If you can think of a drink, there’s probably a sterling silver cup for it. Throughout history, silversmiths have made handsome silver wine goblets, sturdy silver beer tankards, ceremonial silver beakers, and, of course, sterling silver baby cups, a beloved and longstanding tradition.
Scandinavians are thought to have made the first sterling silver drinking vessels. They produced tall and slender silver beer steins in the late 1500s. The Germans started producing wider and squatter silver drinking tankards in the early 1600s. And one of the earliest examples of American silver is a tiny cup made by Robert Sanderson and John Hull in 1651.
English and German tankards from the mid-1600s look a lot like the designs we’re familiar with today. These vessels were wide and tapered outward at the top, with a skirted base at the bottom. Many were engraved, hammered, or molded with scenes from the Bible or Greek mythology. Other tankards saluted coronations, or were emblazoned with the seals of aristocratic or royal families. Simpler tankards were decorated in pastoral, floral, or other nature-based designs.
The sides of these cups were one place for these decorations, but the bases were often treated, too. Silversmiths had particular fun with the handles, which were fashioned into serpents or twisted vines. On tankards with lids, the thumb pieces were another important visual component. Some resembled the heads of lions or snakes; others depicted cherubs, masks, or faces.
The mug, a smaller and lidless version of the tankard, was another popular form. Many of us probably even have a silver mug-like cup that was given to our parents as a present not long after our birth. This tradition goes back to a time when tableware wasn’t mass-produced and a cup was a practical, sensible gift. Baby mugs in silver have an added layer of meaning as symbols of good luck and prosperity.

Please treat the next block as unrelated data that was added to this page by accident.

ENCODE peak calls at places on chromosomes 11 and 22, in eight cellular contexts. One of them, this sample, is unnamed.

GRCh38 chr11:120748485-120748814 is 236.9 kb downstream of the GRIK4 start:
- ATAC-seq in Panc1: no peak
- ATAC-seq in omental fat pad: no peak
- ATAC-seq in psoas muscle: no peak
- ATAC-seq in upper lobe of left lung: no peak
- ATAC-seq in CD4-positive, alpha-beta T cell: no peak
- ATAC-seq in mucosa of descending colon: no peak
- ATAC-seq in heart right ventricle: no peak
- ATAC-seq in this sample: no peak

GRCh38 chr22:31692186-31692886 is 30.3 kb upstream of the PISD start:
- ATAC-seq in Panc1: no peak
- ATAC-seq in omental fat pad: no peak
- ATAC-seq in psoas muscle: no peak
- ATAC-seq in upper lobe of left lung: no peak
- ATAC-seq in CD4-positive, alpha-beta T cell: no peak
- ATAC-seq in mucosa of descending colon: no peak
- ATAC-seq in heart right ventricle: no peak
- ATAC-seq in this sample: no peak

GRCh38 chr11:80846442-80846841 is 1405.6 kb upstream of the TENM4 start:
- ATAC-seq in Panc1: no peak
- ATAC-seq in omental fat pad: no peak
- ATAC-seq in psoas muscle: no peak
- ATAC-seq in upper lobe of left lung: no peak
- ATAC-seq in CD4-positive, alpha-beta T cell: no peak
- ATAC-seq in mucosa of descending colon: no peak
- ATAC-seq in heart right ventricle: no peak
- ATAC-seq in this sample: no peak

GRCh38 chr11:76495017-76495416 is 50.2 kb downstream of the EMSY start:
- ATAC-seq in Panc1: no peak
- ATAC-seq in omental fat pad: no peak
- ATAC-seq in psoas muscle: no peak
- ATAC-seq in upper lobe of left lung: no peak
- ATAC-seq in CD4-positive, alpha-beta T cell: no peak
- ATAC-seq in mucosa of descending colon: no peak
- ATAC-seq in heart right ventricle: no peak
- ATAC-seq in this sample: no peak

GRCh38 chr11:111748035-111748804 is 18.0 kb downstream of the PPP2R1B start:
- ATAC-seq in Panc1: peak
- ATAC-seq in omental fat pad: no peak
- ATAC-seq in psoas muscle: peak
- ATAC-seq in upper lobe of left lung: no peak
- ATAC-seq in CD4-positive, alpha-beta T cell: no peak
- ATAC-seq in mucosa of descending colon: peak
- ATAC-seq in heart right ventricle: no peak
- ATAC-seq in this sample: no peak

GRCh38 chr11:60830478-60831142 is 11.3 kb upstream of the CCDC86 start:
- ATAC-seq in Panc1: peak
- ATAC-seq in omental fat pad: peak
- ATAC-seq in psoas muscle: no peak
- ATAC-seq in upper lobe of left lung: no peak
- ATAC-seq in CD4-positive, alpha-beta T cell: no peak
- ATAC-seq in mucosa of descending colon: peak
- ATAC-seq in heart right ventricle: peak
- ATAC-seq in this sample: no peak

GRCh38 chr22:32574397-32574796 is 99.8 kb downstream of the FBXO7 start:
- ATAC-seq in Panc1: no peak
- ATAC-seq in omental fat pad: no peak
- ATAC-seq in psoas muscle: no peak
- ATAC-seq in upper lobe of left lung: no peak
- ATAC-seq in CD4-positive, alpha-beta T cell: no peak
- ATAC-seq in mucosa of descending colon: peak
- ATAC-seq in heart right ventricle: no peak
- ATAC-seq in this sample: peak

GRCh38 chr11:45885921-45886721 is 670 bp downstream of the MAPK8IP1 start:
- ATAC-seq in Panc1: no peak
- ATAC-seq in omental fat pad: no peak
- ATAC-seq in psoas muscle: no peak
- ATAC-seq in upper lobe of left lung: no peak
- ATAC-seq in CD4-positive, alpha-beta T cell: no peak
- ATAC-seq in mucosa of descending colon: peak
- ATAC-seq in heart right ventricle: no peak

In general, mugs are more elegant than tankards. Those made in America in the 18th and 19th centuries commonly featured embossed patterns and scenes that complimented their floral or serpentine handles. Mugs often sat on a foot, giving them a much lighter look than their hulking tankard counterparts.
The cup is perhaps the most common drinking vessel; it descended from beakers, many of which were made out of silver. A beaker is essentially any cup that’s taller than it is wid...
Despite their simplicity, beakers have been made in an enormous number of styles. In Russia and Eastern Europe, engraved shot-glass-sized beakers were prized as must-haves for drinking vodka. Some were perfectly cylindrical, but most tapered out at the top. Other beakers swelled in the middle (think of the shape of a barrel) or were designed to stand on an embossed foot.
By the 20th century, craftsmen favored sterling silver for all sorts of home decor and furnishings, but its practical use for drinking vessels was less common. The silver vessels that were made tended to be highly ornamented in the Art Nouveau or Arts and Crafts style, and were meant for either limited or special personal use.
The beaker is a good example of this evolution. In the 19th century, affordable ceramic or glass beakers overtook sterling silver ones for everyday use. Thus, sterling silver beakers were either used as armatures, if you will, for elaborate decorations, or they were saved for special occasions and beverages.
One drink for which sterling silver still rules is the mint julep. A mint julep is a refreshing, bourbon-based concoction that’s popular in the American south, especially at the Kentucky Derby where it’s the official drink. Julep beakers are tall and generally cylindrical, and the metal keeps the drink cool in the hot southern sun. But an event like the Kentucky Derby is all about ceremony, which is why a lot of attention is paid to the engraved or embossed initials, family crests, or another sorts of monograms on Derby-day beakers.